Pacific Science Center
Where does one begin? The Pacific Science Center is a massive complex comprising of eight buildings set amidst a series of fountains and sculptures. It is so big, in fact, that it includes two separate IMAX theaters, Butterfly House, Planetarium, one of the world’s largest Laser Dome Theaters, and hundreds of interactive kid friendly exhibits. Our family spent well over six hours here and I actually feel like we didn’t even scratch the surface. Highlights include:
- Virtual Reality. Have you ever wondered what it feels like to be a tree? Or, maybe you have dreamed of being a turtle gliding through the ocean? Now is your chance. This isn’t just a couple of games thrown in an exhibit hall. There is a whole building filled with experiences from a wide variety of VR companies. The best part? They are all included in the price of your ticket. Make sure to head over to Building 4 as soon as you arrive to book your time slot and choose your different adventure(s). Be aware that there are age limits depending on the intensity of the experience. When we attended, 7 seemed to be the minimum age for the majority on offer.
- Tinker Tank. Channel your inner engineer or architect by building a masterpiece at one of the many stations here. Legos, bricks, pipes, paperclips are but a few of the materials on hand to stack, slide or glide your creation against the forces of physics and nature.
- Tropical Butterly House. Are you a butterfly whisperer? Now is your chance to find out. You will be surprised at how carefully and slowly your children will walk as they begin their adventure that winds through this tropical rainforest environment. Plant enthusiast in the family? Take advantage of the plant identification guide. Maybe kids who prefer hands on activities? Utilize the discussion points from the online ideas & activities area to spark curiosity and get the brain going. Whatever their interest, your children (and even mom and dad) will find a little piece of magic here.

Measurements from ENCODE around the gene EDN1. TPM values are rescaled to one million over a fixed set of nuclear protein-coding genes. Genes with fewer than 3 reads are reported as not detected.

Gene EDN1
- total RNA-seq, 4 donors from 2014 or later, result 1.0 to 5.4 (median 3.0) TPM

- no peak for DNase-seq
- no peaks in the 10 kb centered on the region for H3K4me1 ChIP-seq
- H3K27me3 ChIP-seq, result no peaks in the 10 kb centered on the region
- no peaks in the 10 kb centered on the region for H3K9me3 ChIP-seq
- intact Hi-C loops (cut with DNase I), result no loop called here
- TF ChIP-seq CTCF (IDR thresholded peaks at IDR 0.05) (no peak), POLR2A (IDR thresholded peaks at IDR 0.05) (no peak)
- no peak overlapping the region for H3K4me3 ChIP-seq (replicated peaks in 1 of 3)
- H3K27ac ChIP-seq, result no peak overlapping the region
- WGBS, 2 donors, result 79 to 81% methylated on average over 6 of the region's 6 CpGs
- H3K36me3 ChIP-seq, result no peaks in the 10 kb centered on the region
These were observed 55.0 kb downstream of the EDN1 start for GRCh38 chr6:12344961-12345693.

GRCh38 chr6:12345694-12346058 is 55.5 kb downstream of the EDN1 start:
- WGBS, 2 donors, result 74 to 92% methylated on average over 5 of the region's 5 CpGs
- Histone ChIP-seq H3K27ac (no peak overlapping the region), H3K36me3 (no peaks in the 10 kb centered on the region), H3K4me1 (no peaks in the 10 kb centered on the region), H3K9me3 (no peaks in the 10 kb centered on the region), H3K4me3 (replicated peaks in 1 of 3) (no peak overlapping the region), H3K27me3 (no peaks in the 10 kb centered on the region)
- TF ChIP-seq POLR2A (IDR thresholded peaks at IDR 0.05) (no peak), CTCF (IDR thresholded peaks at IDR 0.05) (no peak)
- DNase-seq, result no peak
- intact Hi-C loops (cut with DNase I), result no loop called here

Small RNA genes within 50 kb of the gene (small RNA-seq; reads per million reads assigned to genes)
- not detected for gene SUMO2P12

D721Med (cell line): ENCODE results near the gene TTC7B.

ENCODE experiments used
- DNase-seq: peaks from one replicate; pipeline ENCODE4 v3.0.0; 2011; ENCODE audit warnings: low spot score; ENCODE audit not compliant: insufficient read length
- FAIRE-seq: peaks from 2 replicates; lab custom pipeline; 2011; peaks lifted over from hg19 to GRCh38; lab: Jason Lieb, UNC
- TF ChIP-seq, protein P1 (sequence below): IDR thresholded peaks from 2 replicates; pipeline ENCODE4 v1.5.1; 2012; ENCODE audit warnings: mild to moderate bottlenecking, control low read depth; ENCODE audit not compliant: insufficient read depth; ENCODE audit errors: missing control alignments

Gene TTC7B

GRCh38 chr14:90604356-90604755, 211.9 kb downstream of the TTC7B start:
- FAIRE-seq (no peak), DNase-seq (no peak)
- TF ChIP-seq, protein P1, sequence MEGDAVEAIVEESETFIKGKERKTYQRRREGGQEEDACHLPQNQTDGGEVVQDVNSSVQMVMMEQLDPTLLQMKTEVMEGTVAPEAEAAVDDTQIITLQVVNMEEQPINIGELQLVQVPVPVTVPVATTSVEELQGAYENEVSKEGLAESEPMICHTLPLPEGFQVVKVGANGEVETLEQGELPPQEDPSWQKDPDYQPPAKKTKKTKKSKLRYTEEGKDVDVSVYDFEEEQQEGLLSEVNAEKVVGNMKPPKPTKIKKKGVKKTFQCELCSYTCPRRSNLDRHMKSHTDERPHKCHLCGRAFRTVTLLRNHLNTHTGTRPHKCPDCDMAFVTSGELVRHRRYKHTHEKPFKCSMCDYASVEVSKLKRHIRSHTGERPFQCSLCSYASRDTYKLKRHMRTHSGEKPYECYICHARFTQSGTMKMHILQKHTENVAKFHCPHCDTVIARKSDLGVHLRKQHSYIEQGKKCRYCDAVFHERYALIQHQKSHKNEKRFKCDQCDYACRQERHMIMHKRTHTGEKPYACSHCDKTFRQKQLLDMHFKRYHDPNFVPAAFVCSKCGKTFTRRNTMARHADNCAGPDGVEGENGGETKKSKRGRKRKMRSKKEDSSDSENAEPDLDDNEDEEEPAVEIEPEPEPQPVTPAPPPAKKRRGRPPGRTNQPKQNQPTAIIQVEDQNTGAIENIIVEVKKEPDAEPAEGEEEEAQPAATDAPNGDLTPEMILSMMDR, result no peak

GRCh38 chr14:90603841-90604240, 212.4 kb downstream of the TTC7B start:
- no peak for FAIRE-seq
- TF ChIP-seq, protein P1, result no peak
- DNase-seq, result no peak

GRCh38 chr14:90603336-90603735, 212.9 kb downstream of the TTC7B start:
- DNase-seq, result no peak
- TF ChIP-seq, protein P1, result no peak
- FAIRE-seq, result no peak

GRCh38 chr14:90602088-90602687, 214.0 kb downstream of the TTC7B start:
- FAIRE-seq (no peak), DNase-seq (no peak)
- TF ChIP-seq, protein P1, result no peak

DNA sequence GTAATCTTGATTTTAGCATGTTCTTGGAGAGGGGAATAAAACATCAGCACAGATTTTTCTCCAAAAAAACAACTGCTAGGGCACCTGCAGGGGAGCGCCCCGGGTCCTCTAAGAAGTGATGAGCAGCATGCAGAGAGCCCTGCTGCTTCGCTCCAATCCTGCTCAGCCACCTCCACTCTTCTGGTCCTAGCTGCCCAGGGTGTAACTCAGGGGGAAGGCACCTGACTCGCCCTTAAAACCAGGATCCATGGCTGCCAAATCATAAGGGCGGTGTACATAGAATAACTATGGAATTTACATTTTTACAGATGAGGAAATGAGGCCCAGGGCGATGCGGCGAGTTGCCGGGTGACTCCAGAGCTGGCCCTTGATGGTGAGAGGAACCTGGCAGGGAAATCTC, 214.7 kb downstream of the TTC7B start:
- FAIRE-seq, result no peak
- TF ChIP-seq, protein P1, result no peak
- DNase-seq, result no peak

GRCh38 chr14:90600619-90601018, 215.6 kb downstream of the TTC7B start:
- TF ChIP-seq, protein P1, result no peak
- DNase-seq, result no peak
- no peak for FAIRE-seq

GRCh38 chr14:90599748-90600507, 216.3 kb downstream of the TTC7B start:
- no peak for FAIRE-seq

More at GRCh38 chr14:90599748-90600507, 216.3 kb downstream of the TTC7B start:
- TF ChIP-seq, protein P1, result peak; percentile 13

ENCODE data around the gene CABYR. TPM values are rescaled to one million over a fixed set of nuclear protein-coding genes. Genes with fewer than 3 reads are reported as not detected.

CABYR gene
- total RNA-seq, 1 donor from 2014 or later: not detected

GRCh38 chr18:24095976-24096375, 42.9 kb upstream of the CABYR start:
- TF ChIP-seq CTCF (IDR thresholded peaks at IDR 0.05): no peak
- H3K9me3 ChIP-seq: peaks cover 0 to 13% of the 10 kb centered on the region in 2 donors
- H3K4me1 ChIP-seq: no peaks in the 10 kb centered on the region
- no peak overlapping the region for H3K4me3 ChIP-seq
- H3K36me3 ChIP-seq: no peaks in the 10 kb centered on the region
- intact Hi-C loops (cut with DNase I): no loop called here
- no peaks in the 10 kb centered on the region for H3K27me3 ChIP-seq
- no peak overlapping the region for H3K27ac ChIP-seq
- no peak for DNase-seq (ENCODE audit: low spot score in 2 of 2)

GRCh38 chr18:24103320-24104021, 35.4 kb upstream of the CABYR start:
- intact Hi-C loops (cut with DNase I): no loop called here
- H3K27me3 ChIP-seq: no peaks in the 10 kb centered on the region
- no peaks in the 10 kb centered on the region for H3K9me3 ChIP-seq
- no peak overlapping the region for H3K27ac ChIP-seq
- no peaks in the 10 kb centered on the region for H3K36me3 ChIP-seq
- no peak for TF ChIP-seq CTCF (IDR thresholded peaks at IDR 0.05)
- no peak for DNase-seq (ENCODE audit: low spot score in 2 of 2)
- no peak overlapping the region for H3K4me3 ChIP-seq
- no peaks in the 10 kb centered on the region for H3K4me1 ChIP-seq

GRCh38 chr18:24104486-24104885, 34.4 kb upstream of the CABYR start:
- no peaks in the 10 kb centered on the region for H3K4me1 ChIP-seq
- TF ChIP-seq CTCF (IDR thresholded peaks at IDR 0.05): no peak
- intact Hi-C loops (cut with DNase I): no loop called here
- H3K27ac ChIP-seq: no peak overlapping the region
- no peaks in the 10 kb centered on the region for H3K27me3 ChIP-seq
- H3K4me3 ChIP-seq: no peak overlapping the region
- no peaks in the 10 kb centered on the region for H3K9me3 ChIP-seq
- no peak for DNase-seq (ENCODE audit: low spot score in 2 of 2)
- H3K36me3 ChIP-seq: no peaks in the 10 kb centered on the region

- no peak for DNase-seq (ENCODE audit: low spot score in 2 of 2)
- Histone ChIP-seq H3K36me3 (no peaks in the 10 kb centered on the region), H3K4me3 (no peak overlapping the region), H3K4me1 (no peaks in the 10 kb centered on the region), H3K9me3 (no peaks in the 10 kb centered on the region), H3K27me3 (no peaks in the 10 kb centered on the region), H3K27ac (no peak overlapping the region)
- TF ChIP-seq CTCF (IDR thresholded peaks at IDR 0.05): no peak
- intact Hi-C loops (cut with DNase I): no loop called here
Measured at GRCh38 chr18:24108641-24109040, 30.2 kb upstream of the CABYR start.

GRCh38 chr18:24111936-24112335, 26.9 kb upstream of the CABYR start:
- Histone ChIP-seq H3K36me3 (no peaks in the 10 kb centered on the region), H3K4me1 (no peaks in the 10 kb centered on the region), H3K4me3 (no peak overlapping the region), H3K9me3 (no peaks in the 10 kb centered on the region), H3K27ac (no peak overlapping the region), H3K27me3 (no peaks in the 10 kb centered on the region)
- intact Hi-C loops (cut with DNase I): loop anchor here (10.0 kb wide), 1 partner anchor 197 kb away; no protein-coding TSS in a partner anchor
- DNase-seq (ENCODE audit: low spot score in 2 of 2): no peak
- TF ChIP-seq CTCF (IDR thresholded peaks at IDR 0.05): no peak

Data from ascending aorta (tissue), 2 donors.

- Wellbody. This exhibit is all about health and the human body. Even if your kids don’t seem to have a big interest in medicine and its impact on person and community, they will be delighted by the well-thought out interactive stations. Squish bad bacteria on the electronic floor stomping game or play the ball maze game to learn about making better choices that affect your health. But, make sure not to miss the Playdium. This cleverly designed interactive space won over every person in the family. Visit various stations to pedal, bounce, spin, jump or pull your way to power a machine that turns tricks as a result of your hard work.
- Bodyworks. Test the boundaries of the human body with a group of interactive stations. See how your mind plays tricks on you. Test your strength and flexibility. Discover how your eyes and ears process the sensory world around you.
- IMAX. We had the pleasure of seeing ‘Pandas’ in 3D when we visited in the PACCAR IMAX Theater. But, if you want to double the intensity of your experience, make sure to visit the Boeing Imax Experience which happens to almost double the screen size (the screen is 6 stories high!). Feel good about enjoying one of these experiences because proceeds from ticket sales support science education across Washington state. And, with added extras like happy hour bar specials and movie trivia nights, this is a not to miss opportunity.
Got little ones? Don’t miss two of our toddler favorites: Dinosaurs: A Journey Through Time and Just for Tots. Plus, for those living gluten free you can feel safe to pop by the Pacific Science Center Cafe as they offer plenty of options.
Kid Allergy Travel received sponsored admission to all three museums detailed here (The Museum of Flight, Museum of History and Industry, and Pacific Science Center), along with complimentary admission to see ‘Pandas’ 3D at the PACCAR IMAX Theater. Although this was part of a media visit, rest assured, the opinions provided in the post by Kid Allergy Travel remain our own. Photos by Kid Allergy Travel.